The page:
Poached Fresh Tuna Marinated with a Caper and Anchovy Sauce

Tonno alla Moda del Vitello Tonnato

Preparation info

  • Difficulty

    Medium

  • For

    4

    Persons as a Full Course

Appears in

Are you familiar with what is easily the greatest of all Italian cold dishes, vitello tonnato? It is composed of poached veal sliced quite thin and layered lasagne-style, each successive layer of veal covered with a sauce made of canned tuna (packed in olive oil), mayonnaise, anchovies, and capers. It must marinate at least 24 hours, during which time the flavors of tuna and veal interpenetrate, each dissolving into the other, and producing something that is like no other dish of meat or fish in its tenderness and sweetly piquant taste. (The recipe is in my previous book, Essentials of Classic Italian Cooking.)

Finding myself at John Haessler’s splendid seafood shop in Long Island’s Hamptons at a moment when a side of fresh yellowfin tuna was being sliced, I decided to use the principles of vitello tonnato to glorify not a piece of veal, but the tuna itself.

At home I cooked the tuna in a vegetable broth, taking care to cook it briefly and gently so that it would not dry out, which is the fate of overcooked fresh tùna. I prepared a little sauce with olive oil, garlic, anchovies, capers, lemon juice, and mustard. I cut the tuna into domino-shaped pieces, spread the sauce over them, covered the dish tightly with plastic wrap, and left it out to try at dinner, 8 hours later. The tuna was as I had hoped, nearly melting in its tenderness and its taste breezily fresh, lightly piquant, and appetizingly fragrant. Once we started nibbling, it was difficult to hold back. But hold back we did because I wanted to see if, like vitello tonnato, it would improve after a day or two in the refrigerator. In fact a similar exchange between the tuna and its condiments took place, and it became an even more perfectly integrated dish. Please, don’t eat it icebox cold but at the comfortable temperature of a not-too-warm dining room or a pleasantly ventilated patio.

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Ingredients

  • 1 celery stalk
  • 1 medium carrot, peeled
  • ½ medium onion, peeled
  • ¼ cup wine vinegar
  • Salt
  • 1 pound fresh yellowfin tuna, cut into 1-inch steaks
  • 1 teaspoon very finely chopped garlic
  • 2 to 3 flat anchovy fillets, chopped very fine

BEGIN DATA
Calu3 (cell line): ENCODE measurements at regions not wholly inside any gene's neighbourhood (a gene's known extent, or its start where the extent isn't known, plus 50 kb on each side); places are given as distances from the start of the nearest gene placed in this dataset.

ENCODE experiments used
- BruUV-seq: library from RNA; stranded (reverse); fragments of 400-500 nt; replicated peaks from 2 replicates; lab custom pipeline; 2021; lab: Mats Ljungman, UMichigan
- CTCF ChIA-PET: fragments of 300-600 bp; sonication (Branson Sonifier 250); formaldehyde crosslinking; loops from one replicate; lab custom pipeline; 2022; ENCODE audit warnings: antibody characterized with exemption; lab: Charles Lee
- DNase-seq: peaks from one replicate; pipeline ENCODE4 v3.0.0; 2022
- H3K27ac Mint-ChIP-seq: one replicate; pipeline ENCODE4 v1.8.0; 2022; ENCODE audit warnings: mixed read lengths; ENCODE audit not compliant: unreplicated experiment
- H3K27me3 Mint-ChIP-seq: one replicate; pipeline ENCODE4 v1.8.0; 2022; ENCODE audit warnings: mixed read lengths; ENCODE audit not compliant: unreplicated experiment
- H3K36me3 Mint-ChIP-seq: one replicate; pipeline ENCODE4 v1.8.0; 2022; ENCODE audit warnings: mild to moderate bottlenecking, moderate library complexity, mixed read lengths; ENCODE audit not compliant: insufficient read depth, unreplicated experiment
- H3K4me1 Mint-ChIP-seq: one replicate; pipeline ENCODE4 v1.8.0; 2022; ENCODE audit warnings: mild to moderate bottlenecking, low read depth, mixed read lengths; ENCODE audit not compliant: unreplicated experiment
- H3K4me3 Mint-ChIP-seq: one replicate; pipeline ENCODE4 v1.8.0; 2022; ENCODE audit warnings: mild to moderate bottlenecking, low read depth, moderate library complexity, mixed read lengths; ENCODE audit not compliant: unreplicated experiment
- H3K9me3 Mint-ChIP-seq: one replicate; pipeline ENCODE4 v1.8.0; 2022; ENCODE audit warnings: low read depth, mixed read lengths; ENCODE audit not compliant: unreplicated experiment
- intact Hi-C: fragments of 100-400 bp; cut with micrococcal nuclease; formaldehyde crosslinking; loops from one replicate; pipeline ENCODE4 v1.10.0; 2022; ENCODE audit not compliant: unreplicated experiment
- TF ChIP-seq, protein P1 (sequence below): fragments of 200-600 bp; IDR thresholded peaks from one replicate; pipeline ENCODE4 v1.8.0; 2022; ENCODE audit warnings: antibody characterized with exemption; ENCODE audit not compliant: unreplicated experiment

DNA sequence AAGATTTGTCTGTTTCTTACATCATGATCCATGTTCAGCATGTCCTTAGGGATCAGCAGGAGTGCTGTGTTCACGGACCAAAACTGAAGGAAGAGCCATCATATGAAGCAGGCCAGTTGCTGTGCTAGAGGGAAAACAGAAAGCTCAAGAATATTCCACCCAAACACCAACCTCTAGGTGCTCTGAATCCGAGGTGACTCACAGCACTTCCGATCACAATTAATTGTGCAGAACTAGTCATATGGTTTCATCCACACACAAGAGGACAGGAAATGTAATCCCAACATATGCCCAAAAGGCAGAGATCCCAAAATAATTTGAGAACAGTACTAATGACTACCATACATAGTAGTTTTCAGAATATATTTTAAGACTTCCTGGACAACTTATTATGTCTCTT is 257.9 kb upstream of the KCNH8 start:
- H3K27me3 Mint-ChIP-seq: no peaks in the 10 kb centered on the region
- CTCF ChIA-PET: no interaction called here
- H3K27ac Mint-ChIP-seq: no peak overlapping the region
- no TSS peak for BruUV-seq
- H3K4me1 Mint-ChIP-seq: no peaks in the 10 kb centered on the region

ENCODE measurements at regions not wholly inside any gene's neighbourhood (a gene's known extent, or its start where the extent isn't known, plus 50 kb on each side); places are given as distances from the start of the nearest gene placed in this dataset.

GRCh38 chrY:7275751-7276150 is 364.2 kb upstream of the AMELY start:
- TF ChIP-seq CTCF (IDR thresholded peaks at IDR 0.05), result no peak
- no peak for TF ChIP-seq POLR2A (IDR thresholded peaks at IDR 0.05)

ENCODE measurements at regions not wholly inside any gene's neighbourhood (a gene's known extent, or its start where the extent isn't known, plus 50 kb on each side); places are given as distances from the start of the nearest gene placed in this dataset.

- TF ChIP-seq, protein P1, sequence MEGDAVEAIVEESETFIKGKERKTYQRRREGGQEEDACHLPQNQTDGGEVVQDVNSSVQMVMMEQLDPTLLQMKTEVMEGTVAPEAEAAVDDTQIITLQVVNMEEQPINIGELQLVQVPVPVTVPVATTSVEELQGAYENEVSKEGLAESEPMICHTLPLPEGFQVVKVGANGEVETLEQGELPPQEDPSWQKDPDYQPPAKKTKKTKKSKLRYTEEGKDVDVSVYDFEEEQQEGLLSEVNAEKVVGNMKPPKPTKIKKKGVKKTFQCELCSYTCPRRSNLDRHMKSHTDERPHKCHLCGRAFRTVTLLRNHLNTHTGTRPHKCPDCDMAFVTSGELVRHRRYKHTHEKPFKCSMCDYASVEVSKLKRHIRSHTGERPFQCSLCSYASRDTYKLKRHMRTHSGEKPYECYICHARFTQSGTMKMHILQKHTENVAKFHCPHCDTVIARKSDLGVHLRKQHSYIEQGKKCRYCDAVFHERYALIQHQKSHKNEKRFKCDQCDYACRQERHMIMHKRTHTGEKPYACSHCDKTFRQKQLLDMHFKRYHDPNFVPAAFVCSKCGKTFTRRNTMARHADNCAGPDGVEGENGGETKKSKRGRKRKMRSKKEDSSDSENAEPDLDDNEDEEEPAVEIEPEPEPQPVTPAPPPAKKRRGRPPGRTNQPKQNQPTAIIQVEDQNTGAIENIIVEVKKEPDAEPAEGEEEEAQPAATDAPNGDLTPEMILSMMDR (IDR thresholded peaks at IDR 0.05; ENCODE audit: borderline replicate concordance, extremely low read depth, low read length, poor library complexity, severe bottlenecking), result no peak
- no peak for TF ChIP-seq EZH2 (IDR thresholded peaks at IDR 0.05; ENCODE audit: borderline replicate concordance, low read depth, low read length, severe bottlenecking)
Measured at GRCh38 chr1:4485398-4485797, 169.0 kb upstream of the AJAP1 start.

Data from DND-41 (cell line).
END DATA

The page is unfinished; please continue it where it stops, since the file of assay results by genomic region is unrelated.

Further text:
• 2 tablespoons chopped capers
  • ¼ cup freshly squeezed lemon juice
  • cup extra virgin olive oil
  • 1 teaspoon mustard
  • Black pepper ground fresh

Method

  1. Choose a sauté pan or other shallow broad pan that can accommodate the vegetables and the fish. Put in the celery; carrot, onion, vinegar, a pinch of salt, and enough water to cover the fish later. Turn on the heat to medium high, cover, and boil the water for 10 minutes.
  2. Put in the tuna steak; when the water resumes boiling adjust heat so that it simmers gently, set a cover on the pan, and cook for 8 minutes.
  3. While the fish is cooking, put in a bowl the chopped garlic, anchovies, and capers, the lemon juice, the olive oil, the mustard, salt, and liberal grindings of black pepper. Beat and stir with a fork to combine all ingredients smoothly.
  4. When the tuna is done, retrieve it with a slotted spoon or spatula, pat it dry with kitchen towels, and cut it into slices 1 ½ inches long.
  5. Choose a deep glass or ceramic dish, either rectangular or square, that can contain the tuna in a single layer without overlapping. Lightly smear the bottom of it with some of the caper and anchovy mixture. Put in the tuna slices, laying them flat in a single layer, and cover them with the remaining caper and anchovy sauce, spreading it smoothly with a spatula. Cover with plastic wrap. Leave at room temperature and serve 6 to 8 hours later. It is even better if refrigerated and served 1 or 2 days later. Always return it to room temperature before serving.

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